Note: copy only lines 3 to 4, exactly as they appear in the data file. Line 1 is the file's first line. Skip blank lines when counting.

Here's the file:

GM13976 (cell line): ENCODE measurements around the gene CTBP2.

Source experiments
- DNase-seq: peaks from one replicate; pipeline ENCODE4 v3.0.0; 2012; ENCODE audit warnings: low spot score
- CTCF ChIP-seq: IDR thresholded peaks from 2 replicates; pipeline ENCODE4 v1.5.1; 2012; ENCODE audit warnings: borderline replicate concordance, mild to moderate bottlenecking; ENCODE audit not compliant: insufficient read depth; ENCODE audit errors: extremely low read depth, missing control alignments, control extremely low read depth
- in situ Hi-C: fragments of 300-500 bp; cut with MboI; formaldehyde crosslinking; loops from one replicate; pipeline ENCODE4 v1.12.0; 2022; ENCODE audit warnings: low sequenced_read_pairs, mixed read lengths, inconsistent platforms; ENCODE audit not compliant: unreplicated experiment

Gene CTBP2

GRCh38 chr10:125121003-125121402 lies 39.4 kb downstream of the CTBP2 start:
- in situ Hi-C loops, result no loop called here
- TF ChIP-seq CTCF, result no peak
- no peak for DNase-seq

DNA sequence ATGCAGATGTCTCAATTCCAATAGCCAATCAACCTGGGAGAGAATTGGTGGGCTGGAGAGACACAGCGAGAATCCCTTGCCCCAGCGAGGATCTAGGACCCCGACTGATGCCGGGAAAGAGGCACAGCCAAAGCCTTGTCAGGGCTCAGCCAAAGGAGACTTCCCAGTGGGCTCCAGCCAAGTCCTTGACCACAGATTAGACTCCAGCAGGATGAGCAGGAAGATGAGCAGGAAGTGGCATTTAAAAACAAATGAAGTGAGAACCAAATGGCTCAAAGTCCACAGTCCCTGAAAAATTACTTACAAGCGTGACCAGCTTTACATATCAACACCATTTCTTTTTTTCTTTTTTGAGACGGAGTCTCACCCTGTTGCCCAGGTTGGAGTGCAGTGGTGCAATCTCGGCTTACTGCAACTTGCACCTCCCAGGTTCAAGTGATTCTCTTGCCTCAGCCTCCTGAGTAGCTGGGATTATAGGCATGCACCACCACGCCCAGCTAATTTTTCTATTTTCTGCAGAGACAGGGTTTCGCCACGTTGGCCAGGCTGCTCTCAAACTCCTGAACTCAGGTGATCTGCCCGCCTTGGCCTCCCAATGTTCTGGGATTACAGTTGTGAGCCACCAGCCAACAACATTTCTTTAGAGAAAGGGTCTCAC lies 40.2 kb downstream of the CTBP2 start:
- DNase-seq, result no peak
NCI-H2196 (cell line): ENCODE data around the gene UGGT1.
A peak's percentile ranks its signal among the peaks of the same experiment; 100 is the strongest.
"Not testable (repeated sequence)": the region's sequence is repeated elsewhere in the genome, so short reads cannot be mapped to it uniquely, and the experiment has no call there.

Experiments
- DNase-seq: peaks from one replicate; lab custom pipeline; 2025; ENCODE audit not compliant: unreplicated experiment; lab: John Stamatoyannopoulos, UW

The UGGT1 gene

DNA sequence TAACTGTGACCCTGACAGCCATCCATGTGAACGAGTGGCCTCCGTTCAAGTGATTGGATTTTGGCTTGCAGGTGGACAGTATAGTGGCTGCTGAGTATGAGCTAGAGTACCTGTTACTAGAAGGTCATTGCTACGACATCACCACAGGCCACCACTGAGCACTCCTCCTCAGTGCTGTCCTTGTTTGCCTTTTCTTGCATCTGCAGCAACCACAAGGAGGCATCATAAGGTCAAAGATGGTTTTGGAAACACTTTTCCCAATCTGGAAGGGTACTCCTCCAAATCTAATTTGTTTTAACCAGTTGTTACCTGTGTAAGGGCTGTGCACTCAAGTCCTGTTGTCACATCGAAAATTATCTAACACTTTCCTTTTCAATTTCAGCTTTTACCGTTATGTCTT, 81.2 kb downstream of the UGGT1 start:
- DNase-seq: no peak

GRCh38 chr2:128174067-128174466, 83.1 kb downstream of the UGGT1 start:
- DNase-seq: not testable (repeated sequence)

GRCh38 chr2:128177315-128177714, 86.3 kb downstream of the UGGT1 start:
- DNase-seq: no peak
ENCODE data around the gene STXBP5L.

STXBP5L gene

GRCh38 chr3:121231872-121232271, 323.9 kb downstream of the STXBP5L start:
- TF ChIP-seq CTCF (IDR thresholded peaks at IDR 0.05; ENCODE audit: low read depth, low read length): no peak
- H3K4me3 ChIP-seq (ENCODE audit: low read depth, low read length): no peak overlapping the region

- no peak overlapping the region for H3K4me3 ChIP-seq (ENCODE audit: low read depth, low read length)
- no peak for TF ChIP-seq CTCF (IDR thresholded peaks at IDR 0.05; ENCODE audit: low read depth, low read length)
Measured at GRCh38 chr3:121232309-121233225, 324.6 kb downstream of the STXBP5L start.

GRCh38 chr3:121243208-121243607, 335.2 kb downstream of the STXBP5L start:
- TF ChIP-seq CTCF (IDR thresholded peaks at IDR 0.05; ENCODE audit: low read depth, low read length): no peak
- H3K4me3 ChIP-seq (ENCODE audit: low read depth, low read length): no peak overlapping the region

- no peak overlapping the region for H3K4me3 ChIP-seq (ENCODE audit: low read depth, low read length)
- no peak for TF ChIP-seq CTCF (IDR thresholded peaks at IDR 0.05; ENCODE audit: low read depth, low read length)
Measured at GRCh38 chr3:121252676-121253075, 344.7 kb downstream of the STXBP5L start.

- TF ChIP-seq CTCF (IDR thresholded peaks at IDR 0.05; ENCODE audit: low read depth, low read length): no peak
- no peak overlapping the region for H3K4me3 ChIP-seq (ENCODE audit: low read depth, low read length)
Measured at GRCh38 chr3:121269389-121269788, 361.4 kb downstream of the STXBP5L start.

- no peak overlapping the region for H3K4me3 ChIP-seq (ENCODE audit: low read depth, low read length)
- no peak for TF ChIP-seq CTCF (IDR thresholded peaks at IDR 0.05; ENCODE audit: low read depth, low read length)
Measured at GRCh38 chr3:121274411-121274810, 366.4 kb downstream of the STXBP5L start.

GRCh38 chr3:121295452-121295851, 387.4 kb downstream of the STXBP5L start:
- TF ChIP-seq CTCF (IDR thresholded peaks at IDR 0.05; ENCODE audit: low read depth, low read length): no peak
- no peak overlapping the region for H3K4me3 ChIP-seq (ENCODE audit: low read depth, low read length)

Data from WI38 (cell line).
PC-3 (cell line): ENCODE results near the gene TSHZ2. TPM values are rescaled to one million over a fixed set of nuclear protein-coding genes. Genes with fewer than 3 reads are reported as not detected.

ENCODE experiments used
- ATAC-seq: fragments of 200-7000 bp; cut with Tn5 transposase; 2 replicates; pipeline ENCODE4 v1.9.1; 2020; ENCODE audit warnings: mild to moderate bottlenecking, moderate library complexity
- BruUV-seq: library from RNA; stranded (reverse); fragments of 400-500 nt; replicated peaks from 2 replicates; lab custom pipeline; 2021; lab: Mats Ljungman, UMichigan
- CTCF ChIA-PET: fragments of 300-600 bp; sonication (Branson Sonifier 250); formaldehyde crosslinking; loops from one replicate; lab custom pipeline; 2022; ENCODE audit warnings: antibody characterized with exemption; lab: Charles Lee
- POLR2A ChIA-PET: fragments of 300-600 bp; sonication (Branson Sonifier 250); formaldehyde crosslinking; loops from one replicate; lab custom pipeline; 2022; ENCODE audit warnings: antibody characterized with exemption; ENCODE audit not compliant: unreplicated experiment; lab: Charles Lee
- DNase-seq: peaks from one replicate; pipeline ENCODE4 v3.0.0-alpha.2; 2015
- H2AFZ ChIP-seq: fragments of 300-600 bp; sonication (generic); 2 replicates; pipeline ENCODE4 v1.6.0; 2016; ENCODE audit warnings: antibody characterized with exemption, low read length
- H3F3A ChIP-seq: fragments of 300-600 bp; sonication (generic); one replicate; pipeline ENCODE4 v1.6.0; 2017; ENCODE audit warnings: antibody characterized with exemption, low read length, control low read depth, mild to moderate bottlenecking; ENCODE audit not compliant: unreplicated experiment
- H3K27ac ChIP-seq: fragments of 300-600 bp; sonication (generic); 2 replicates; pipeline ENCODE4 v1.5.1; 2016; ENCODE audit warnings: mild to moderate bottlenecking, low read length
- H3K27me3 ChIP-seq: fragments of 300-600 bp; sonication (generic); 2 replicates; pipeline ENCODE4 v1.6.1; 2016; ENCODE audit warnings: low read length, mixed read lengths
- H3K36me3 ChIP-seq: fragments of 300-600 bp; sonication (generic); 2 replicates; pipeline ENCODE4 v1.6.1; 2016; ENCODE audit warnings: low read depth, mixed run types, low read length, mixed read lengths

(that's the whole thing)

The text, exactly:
- DNase-seq: peaks from one replicate; pipeline ENCODE4 v3.0.0; 2012; ENCODE audit warnings: low spot score
- CTCF ChIP-seq: IDR thresholded peaks from 2 replicates; pipeline ENCODE4 v1.5.1; 2012; ENCODE audit warnings: borderline replicate concordance, mild to moderate bottlenecking; ENCODE audit not compliant: insufficient read depth; ENCODE audit errors: extremely low read depth, missing control alignments, control extremely low read depth